Johnson & Johnson, or J&J, is a well-known pharmaceutical and health products conglomerate that’s been around since 1886. Its products include everything from baby powder, skin care creams, band-aids, and Tylenol to surgical staples, sutures, and even a COVID-19 vaccine. The company is worth billions and has been at the forefront of consumer health for more than a century.
But recent lawsuits claim J&J baby powder has been causing cancer for decades, thrusting the giant into the spotlight once again for a product that’s harmed consumers. Combined with what’s been referred to as controversial legal tactics that have put claims on hold thus far, the company is under fire, with roughly 38,000 lawsuits filed. Now, advocates and those who have suffered from using J&J baby powder are demanding accountability, transparency, and financial compensation.
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Why Is Johnson & Johnson Being Sued Over Baby Powder?
Baby powder is a common household product used to prevent diaper rash and keeps skin dry in areas that are often damp and wet. Since J&J baby powder was highly popular and used in millions of households for decades, the presence of asbestos in some of their products has spurred an influx of lawsuits.
Around 38,000 lawsuits have been filed against J&J for claims of illnesses and deaths from their talc-based baby powder, a product that has been on store shelves since 1980. The baby powder and some of their other products contain talc, an ingredient often mined with asbestos. Since asbestos is a well-known carcinogen, its presence in a product is a clear health risk to consumers.
Baby powder is regularly inhaled by those using it due to its consistency. When asbestos is present in a product, especially one that releases fibers into the air, like J&J’s baby powder, consumers are at risk of breathing in the toxic, carcinogenic chemical. Once those fibers are inside the body, there’s very little that can be done to get rid of them, and it’s impossible to do so once the asbestos is inside an organ.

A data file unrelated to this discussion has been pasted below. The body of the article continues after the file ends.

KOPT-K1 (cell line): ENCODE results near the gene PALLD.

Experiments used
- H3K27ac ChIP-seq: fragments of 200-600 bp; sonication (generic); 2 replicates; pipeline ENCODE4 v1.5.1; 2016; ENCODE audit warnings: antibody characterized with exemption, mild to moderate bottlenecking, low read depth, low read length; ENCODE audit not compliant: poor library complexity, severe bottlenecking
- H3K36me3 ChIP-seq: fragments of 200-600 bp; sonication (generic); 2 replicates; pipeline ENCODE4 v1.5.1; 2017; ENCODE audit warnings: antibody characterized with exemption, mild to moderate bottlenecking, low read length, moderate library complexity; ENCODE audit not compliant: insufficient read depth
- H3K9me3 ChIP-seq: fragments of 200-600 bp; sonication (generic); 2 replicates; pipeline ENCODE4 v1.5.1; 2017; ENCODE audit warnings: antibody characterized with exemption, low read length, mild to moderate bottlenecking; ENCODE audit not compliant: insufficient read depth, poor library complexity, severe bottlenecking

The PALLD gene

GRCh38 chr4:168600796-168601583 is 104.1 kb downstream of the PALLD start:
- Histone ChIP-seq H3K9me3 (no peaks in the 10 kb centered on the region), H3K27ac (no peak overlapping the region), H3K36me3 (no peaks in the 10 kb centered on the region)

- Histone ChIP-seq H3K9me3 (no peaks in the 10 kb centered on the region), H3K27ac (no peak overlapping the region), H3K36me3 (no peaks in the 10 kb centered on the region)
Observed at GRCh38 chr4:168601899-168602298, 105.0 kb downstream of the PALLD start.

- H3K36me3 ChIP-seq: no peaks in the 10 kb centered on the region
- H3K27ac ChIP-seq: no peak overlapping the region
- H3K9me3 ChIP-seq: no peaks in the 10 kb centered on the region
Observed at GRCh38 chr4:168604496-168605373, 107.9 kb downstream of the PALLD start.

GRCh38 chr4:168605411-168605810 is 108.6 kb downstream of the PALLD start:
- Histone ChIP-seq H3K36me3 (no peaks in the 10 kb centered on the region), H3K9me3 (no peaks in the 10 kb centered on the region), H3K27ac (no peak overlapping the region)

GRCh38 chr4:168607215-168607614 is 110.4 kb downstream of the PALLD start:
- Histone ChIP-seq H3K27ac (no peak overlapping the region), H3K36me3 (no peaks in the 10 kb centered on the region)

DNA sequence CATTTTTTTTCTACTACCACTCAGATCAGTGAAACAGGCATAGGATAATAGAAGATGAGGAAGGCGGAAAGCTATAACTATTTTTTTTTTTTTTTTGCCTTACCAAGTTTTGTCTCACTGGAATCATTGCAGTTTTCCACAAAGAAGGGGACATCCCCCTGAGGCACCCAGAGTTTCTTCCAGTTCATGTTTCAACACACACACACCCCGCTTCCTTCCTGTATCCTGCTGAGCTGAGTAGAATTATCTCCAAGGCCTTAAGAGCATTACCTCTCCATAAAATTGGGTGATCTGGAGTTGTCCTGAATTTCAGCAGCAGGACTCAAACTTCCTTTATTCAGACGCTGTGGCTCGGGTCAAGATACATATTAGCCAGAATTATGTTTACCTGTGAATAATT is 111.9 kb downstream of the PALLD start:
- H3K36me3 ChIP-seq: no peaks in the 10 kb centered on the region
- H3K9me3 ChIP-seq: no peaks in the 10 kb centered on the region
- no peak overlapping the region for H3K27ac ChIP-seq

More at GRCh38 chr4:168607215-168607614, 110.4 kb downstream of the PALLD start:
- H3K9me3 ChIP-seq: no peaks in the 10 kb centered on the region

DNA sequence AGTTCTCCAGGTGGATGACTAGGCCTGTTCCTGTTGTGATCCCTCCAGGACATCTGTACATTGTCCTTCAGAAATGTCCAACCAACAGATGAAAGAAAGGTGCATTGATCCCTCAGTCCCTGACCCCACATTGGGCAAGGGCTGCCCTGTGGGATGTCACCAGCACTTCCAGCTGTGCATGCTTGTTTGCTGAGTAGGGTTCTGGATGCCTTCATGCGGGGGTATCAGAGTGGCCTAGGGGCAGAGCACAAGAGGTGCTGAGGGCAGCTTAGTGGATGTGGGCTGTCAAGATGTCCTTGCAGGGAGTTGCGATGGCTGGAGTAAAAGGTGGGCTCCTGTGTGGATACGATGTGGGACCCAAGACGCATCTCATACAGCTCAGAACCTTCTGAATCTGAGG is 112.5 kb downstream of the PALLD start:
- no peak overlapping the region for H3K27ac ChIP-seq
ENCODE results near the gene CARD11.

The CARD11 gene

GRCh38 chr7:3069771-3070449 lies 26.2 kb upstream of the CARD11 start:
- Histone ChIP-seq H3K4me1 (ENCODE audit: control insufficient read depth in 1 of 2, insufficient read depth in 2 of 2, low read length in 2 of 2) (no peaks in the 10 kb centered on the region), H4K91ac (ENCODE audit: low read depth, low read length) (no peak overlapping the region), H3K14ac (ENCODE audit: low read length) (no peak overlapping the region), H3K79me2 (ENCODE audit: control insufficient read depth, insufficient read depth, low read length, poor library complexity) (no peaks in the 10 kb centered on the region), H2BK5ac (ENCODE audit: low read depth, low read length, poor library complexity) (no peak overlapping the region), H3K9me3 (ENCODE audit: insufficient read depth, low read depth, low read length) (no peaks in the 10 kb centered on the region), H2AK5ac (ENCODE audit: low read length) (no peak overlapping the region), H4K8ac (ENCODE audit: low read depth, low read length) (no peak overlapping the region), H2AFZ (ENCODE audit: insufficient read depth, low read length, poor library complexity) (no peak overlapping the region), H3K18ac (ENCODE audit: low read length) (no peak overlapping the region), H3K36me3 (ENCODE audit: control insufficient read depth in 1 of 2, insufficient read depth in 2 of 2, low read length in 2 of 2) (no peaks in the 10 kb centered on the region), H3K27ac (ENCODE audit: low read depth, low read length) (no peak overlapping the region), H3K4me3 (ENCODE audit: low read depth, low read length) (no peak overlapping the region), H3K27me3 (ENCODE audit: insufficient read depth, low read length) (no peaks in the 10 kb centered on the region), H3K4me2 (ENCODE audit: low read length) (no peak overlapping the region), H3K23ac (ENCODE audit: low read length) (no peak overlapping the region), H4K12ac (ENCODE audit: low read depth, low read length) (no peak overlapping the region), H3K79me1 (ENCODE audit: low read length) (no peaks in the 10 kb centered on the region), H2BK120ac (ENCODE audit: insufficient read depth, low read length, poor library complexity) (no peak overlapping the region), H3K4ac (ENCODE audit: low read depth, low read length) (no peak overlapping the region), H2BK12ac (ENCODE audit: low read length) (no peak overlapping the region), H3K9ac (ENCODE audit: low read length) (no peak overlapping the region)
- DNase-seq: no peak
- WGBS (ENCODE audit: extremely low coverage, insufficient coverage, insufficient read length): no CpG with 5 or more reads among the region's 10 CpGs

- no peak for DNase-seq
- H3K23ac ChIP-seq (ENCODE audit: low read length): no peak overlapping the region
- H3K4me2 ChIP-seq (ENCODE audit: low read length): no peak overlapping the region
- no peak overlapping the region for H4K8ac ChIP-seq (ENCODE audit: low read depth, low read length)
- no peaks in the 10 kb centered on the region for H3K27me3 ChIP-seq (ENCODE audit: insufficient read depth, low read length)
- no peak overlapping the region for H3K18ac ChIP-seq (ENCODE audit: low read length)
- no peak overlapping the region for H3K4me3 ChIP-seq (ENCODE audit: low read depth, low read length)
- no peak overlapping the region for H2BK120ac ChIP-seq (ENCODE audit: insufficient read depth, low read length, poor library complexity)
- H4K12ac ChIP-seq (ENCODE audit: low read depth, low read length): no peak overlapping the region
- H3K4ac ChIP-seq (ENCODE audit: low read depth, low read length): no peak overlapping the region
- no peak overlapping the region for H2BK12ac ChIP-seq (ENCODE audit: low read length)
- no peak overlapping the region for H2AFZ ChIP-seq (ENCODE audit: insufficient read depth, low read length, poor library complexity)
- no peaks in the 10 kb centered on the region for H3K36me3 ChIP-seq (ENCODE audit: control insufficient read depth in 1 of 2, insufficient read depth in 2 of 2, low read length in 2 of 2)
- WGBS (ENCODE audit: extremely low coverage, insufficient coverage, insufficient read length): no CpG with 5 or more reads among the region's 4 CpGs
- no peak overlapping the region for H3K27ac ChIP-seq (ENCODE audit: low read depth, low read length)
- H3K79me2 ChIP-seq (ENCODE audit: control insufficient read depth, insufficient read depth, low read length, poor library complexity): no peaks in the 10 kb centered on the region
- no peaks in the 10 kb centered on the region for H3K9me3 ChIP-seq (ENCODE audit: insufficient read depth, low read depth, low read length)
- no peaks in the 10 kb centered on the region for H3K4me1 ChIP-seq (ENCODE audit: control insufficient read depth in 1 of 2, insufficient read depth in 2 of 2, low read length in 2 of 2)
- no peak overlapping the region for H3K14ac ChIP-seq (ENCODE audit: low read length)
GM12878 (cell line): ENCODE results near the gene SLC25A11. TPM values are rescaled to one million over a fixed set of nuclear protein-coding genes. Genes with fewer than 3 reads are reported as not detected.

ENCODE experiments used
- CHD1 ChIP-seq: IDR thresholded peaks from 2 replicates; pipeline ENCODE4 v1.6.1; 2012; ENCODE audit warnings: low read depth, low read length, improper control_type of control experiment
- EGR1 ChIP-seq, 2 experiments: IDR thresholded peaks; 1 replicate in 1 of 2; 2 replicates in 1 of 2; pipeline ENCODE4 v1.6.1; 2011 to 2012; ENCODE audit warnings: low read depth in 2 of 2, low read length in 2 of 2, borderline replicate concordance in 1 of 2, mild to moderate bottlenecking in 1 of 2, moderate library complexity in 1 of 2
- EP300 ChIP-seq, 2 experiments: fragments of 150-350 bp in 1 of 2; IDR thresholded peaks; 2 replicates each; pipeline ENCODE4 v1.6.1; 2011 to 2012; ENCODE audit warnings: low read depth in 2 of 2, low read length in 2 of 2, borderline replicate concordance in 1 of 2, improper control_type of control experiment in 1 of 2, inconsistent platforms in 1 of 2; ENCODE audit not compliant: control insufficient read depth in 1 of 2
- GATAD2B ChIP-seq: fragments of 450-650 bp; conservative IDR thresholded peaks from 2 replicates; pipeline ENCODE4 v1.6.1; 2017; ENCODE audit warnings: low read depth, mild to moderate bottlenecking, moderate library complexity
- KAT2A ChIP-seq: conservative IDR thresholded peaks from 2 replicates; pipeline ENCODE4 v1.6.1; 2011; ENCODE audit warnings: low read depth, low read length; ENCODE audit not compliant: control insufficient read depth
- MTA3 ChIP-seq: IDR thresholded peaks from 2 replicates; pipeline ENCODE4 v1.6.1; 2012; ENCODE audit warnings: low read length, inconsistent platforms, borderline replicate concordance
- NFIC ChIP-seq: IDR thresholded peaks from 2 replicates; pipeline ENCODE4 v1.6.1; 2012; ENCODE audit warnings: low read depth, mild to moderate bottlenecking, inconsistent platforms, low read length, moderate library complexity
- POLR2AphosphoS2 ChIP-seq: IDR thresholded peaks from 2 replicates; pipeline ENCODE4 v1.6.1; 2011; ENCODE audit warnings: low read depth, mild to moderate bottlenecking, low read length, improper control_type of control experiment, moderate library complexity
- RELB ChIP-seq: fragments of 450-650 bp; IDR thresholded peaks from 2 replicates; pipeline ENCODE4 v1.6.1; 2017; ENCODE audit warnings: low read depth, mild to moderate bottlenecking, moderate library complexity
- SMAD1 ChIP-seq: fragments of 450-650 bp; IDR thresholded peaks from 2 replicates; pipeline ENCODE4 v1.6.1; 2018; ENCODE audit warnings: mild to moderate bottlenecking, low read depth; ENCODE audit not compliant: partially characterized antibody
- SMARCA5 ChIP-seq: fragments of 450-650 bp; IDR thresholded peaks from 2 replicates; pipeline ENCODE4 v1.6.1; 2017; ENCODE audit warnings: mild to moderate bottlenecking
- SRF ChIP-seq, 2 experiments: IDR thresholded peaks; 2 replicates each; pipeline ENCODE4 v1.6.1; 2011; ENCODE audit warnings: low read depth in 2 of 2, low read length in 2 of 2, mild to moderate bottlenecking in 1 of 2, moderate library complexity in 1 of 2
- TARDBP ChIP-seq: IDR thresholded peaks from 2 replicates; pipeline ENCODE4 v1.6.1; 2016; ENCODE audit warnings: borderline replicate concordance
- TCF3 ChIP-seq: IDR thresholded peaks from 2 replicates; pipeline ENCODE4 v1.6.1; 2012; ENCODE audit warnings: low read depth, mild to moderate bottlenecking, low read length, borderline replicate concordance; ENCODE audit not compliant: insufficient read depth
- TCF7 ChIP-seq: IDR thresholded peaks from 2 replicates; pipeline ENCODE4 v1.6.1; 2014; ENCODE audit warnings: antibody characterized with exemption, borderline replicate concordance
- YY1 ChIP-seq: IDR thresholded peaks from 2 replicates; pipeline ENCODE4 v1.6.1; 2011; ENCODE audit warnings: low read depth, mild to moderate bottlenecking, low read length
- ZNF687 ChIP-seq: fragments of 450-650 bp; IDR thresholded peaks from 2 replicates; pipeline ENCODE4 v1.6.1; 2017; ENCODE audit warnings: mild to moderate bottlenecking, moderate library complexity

Many people who used J&J’s baby powder have developed lung, ovarian, and other cancers and health issues. Lawsuits against the company not only claim the baby powder was the cause of serious harm but that Johnson & Johnson knew of toxic chemicals in their product but kept selling them, all while hiding the risks. While they’ve studiously refuted these claims, investigations have recovered documentation dating back 30 years that prove otherwise.
Many U.S. retailers pulled J&J baby powder off their shelves in 2019 due to mounting proof of health risks. But it wasn’t until 2020 that the company announced it would discontinue talc-based baby powder in the U.S. and Canada. They said their reasoning was from a drop in sales due to misinformation about its safety, as well as mounting baby powder lawsuits. The pharmaceutical giant phased out talc baby powder in North America in 2020, but it was still available in other countries. In August 2022, Johnson & Johnson announced it would discontinue talc-based baby powder globally in 2023. Cornstarch will replace the main ingredient. The company said in a statement that it is getting rid of the product because of dwindling demand caused by “misleading talc litigation advertising that caused global confusion and unfounded concern.” Johnson & Johnson remains adamant that its talc powder does not cause cancer.
Lawsuits Involving J&J Baby Powder Injuries
The first case against Johnson & Johnson that involved someone who developed cancer after using their baby powder was filed in 2009. Since then, about $3.5 billion has been awarded in settlements and verdicts to people harmed by their talc-based product. However, some settlements worth hundreds of millions of dollars have been overturned.
In June 2021, Johnson & Johnson was denied an appeal to reverse a $2 billion settlement awarded to 22 women who claimed baby powder gave them ovarian cancer. In the lawsuit, J&J was accused of not disclosing the presence of asbestos in their product and of not warning consumers of the health risks.
Most recently, negotiations were halted in October after claimants rejected J&J’s attempted settlement talks. The reasoning was clear: they felt the company side-stepped the legal process with shady tactics by creating a subsidiary company, which immediately filed for bankruptcy, to manage claims. Though legal, advocates and claimants have criticized the move and are concerned about how it will impact trials and settlement amounts.